He was young, polite, and a rising star in the world of photography.

His subject was the British prime minister, determined and defiant against the enemy during the Second World War.

In several moments in the Speaker’s Chambers after Sir Winston Churchill had addressed Parliament in 1941, Yousuf Karsh took two photos, creating the most famous image of Churchill and in the process, turning himself into a legend.

Sixty-eight years later, Estrellita Karsh told the story surrounding the moment in almost the exact spot where her late husband and Churchill stood when the iconic photo was taken.

“Yousuf said to Winston Churchill, ‘I hope I can make a portrait of this occasion,’” said Estrellita Karsh at an event at the Speaker’s Chambers yesterday, where she talked about the “Roaring Lion” portrait of the prime minister.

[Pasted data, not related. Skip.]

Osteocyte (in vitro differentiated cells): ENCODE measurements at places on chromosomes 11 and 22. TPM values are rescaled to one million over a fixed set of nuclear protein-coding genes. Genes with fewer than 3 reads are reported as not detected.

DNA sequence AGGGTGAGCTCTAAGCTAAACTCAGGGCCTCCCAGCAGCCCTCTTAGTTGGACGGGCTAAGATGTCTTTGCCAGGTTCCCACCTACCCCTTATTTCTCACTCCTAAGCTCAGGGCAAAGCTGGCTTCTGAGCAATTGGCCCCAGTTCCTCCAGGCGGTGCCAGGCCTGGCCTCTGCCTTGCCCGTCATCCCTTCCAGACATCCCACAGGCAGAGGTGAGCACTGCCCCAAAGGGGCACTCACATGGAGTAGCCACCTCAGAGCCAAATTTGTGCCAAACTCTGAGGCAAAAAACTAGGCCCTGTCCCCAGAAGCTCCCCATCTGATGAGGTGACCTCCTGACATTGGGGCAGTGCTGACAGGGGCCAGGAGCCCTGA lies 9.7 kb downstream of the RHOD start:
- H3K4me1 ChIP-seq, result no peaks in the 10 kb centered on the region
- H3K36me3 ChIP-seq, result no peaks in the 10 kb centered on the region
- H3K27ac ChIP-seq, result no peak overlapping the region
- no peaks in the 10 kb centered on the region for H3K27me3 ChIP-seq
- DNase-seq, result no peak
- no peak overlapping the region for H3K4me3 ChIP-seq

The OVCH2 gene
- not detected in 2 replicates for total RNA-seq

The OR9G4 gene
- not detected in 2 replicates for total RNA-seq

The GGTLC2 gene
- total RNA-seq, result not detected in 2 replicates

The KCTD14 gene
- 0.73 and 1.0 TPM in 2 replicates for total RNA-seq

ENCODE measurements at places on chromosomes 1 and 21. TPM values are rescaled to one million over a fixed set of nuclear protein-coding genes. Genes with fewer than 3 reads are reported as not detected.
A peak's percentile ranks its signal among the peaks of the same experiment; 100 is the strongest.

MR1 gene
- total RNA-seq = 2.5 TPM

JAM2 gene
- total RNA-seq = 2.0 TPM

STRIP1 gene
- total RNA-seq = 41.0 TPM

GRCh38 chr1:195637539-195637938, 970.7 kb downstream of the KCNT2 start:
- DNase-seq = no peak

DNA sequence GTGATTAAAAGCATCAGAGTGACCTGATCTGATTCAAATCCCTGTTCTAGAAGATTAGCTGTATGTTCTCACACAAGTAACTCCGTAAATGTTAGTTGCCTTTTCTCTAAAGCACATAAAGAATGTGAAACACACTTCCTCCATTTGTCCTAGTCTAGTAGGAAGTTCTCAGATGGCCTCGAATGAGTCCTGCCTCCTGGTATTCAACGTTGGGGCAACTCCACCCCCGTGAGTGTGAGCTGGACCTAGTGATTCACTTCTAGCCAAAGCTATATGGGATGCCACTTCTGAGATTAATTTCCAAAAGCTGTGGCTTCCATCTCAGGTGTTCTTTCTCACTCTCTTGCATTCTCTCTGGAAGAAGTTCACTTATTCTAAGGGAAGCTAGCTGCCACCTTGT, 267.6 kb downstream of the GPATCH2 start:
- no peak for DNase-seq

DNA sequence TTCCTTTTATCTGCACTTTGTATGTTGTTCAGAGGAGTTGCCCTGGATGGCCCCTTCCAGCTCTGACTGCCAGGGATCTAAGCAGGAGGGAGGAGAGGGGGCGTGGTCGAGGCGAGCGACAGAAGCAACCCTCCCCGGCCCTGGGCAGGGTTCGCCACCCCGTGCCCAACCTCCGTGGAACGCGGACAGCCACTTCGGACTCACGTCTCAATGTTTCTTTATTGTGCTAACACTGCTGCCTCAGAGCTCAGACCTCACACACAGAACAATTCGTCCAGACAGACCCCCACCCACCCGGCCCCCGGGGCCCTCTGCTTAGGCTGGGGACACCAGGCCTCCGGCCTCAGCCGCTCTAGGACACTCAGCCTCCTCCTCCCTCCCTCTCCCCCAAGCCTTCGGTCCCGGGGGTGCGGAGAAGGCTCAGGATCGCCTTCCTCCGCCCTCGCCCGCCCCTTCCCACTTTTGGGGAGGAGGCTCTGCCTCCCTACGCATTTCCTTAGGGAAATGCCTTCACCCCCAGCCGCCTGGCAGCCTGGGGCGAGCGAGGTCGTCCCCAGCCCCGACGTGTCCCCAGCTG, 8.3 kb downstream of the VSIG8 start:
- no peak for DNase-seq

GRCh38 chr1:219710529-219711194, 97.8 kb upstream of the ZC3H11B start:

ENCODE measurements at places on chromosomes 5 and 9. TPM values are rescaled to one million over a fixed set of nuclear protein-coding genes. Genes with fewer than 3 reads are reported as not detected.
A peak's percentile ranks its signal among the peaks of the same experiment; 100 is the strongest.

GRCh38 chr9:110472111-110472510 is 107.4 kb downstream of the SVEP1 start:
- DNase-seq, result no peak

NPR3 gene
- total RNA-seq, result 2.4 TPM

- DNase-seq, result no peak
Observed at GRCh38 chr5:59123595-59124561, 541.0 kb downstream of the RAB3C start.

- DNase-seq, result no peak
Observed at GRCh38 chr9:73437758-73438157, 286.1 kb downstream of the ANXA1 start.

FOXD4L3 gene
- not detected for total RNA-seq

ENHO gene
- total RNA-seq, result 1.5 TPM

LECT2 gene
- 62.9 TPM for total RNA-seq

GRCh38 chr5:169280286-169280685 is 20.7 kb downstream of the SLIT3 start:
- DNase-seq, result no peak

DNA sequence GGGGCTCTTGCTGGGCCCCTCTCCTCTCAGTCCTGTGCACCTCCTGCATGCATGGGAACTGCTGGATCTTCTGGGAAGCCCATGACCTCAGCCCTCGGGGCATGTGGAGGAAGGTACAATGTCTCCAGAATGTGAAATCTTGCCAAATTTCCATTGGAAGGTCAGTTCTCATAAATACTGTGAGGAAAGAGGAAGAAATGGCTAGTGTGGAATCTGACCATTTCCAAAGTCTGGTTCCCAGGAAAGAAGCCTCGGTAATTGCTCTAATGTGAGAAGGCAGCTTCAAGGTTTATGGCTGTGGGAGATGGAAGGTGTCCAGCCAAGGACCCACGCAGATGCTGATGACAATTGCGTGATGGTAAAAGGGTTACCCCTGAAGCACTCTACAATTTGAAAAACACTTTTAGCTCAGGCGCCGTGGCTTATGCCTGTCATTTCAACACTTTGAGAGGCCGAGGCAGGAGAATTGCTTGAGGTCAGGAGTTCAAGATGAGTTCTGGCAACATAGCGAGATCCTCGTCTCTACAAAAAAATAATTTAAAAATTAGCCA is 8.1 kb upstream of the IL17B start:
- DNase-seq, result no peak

“(Churchill) said, ‘you may take one.’”

After Churchill refused to surrender his cigar, Karsh plucked it out of his mouth, his widow said. “Yousuf said later that he looked so fierce, he looked like a roaring lion.”

Indeed, the photographer filed the photograph under ‘R’ instead of ‘C’, she said.

Although a second photo — of a smiling Churchill — was taken, “the public liked the first one,” said Estrellita Karsh. “It became a symbol of British defiance during the Second World War.”

Yousuf Karsh “was so proud to be a Canadian,” she said.

Organized by the Portrait Gallery of Canada, the event was a part of Festival Karsh, a summer-long celebration marking the 100th anniversary of the photographer’s birth.

Estrellita Karsh also presented nine of her late husband’s portraits to the City of Ottawa yesterday. The portraits — all original prints — include those of Winston Churchill, Georgia O’Keeffe, Pierre Trudeau, Robertson Davies, Frederick Varley, Kenojuak Ashevak, Stephen Leacock, Jack Bush, and a self-portrait, that will be on exhibit at the Karsh-Masson Gallery from July 15 to 26.

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